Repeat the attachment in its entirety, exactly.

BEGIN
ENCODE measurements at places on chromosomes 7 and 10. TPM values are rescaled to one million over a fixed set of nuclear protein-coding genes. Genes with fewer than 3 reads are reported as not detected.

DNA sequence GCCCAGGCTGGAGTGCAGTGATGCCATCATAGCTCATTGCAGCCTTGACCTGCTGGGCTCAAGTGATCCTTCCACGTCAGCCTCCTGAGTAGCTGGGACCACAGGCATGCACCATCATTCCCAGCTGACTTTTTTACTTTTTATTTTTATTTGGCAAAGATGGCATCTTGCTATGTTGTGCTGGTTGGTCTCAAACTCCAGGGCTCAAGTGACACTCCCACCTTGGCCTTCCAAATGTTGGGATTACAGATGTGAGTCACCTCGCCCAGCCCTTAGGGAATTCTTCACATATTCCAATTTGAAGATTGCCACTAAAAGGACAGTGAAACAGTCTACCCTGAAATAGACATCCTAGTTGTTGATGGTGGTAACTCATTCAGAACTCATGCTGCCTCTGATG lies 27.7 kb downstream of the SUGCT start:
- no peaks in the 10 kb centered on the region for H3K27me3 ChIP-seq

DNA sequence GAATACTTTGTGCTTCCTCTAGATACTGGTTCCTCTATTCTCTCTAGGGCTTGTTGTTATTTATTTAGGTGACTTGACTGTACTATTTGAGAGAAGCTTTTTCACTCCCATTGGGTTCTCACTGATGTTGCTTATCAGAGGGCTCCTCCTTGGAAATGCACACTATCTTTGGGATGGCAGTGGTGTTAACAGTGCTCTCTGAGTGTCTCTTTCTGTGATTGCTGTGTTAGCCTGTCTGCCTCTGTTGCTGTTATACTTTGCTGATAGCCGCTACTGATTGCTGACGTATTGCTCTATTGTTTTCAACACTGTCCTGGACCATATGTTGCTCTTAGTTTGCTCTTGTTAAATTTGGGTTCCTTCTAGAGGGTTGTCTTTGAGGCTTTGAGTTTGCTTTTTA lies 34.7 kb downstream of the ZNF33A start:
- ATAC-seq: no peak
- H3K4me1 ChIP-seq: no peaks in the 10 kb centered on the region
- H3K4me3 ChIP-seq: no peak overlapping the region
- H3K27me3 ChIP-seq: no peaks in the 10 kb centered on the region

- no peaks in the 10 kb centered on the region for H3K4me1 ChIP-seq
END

ENCODE measurements at places on chromosomes 7 and 10. TPM values are rescaled to one million over a fixed set of nuclear protein-coding genes. Genes with fewer than 3 reads are reported as not detected.

DNA sequence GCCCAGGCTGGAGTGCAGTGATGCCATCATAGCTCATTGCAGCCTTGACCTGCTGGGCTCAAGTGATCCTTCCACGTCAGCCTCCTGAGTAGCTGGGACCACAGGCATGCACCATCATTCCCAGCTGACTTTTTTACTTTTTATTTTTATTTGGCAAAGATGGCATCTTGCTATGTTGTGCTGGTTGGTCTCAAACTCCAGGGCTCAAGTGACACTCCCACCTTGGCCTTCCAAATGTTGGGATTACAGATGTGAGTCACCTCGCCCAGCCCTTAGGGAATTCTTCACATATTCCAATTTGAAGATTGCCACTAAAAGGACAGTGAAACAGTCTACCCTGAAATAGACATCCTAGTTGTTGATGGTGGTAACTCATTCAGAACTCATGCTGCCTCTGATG lies 27.7 kb downstream of the SUGCT start:
- no peaks in the 10 kb centered on the region for H3K27me3 ChIP-seq

DNA sequence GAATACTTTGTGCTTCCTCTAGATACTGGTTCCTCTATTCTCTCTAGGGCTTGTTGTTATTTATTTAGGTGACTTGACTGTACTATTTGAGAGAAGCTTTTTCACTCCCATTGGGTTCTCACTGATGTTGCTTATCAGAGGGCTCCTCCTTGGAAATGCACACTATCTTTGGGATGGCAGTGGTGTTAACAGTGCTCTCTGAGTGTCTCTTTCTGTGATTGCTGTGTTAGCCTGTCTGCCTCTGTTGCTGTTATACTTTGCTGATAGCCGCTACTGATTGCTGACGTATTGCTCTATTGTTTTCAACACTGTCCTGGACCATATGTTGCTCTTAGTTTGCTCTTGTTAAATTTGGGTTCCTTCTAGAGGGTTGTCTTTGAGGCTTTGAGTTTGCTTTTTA lies 34.7 kb downstream of the ZNF33A start:
- ATAC-seq: no peak
- H3K4me1 ChIP-seq: no peaks in the 10 kb centered on the region
- H3K4me3 ChIP-seq: no peak overlapping the region
- H3K27me3 ChIP-seq: no peaks in the 10 kb centered on the region

- no peaks in the 10 kb centered on the region for H3K4me1 ChIP-seq